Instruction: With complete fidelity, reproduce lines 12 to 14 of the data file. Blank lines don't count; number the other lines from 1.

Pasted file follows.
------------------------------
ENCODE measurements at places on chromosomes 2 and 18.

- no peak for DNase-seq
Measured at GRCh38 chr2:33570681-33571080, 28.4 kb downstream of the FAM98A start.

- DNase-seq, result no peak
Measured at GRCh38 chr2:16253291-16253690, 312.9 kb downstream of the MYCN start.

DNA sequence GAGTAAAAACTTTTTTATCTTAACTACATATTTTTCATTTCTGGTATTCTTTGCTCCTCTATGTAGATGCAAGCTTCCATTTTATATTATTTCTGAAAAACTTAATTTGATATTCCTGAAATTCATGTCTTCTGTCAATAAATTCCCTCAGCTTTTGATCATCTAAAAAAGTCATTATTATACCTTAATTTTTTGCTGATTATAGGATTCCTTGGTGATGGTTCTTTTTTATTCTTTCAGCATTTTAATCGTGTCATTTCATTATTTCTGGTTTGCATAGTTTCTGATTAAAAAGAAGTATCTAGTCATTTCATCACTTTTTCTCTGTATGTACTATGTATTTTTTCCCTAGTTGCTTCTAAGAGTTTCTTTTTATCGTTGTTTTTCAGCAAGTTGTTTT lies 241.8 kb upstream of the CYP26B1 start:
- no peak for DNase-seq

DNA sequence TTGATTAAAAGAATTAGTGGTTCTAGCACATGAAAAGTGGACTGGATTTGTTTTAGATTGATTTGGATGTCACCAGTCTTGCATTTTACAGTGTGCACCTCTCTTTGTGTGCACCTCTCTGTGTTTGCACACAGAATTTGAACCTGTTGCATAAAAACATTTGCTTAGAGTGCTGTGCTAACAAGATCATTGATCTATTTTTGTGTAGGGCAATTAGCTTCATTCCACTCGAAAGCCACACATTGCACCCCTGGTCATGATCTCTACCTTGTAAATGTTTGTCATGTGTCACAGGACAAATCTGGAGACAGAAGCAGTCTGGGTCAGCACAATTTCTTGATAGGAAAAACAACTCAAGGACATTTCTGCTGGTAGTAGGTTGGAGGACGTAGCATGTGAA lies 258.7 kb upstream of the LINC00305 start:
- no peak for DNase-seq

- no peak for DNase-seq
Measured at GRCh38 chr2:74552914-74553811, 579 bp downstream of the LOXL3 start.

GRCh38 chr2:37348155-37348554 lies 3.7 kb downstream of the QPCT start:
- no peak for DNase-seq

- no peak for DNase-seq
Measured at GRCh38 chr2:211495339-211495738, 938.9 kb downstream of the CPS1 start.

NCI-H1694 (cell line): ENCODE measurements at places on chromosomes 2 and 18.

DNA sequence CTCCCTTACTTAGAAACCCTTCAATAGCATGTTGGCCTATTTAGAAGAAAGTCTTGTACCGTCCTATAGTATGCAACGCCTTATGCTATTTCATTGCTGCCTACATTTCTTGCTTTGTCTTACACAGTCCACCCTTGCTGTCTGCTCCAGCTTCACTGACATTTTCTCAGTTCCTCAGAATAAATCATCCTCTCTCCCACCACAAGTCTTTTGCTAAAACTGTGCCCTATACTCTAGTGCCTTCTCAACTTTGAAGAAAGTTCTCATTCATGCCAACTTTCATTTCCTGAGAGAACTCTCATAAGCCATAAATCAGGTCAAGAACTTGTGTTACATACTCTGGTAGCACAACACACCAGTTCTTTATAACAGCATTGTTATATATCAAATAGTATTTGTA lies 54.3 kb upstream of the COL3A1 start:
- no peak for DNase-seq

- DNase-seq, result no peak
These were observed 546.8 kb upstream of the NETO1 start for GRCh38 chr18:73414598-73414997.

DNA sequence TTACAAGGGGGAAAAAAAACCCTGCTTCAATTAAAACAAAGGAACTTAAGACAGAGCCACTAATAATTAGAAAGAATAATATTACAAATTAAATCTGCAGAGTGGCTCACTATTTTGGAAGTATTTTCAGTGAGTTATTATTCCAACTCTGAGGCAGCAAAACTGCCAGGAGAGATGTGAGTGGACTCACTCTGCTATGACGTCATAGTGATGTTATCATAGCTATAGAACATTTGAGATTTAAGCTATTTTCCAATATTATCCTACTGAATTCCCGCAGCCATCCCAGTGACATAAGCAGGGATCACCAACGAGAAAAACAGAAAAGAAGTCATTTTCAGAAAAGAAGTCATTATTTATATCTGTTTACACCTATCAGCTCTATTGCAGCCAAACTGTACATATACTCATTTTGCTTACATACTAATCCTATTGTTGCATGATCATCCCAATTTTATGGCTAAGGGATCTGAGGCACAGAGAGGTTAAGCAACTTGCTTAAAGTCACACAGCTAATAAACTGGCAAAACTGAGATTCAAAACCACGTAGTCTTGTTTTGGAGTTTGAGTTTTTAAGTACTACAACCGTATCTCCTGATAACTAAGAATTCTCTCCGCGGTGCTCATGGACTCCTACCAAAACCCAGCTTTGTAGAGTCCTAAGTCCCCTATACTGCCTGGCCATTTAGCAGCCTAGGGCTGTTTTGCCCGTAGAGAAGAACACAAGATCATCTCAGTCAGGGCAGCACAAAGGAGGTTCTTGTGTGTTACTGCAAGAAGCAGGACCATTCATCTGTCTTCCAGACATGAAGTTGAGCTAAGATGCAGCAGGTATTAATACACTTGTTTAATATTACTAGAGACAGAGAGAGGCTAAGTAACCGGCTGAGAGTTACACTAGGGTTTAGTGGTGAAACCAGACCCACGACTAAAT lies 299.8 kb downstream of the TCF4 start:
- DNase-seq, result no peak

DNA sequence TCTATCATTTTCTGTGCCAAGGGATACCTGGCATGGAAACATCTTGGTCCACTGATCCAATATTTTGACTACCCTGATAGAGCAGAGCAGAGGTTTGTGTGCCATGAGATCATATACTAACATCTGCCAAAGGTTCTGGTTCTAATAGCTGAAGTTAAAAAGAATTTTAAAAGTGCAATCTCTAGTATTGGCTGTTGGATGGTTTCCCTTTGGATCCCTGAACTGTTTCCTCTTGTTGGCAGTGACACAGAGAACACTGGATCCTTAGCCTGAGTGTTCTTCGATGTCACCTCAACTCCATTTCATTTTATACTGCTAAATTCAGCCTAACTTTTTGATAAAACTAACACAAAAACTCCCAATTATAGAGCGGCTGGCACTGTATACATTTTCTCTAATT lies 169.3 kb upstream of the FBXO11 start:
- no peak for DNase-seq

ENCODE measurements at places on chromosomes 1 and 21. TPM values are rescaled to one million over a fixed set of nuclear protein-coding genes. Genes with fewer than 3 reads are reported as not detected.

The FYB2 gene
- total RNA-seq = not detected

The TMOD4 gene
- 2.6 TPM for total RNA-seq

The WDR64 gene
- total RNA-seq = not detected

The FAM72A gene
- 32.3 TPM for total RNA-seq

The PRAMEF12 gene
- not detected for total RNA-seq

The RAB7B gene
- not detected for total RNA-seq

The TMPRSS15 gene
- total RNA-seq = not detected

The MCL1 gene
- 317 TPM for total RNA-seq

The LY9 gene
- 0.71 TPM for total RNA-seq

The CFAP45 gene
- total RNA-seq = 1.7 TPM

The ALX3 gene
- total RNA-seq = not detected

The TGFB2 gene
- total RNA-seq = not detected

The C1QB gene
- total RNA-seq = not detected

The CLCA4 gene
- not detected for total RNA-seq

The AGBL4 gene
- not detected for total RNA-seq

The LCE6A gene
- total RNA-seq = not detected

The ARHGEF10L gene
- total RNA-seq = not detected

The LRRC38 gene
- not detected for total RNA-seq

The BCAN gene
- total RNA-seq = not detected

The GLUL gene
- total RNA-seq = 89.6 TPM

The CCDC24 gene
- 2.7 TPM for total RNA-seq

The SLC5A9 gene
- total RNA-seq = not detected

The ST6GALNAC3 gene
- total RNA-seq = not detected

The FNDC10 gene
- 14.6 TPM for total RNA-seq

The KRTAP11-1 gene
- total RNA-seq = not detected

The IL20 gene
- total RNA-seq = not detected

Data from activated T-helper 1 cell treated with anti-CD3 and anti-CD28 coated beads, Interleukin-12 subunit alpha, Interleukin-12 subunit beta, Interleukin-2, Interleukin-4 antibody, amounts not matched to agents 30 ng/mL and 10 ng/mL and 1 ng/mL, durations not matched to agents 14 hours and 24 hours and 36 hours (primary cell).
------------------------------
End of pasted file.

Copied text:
GRCh38 chr2:37348155-37348554 lies 3.7 kb downstream of the QPCT start:
- no peak for DNase-seq

- no peak for DNase-seq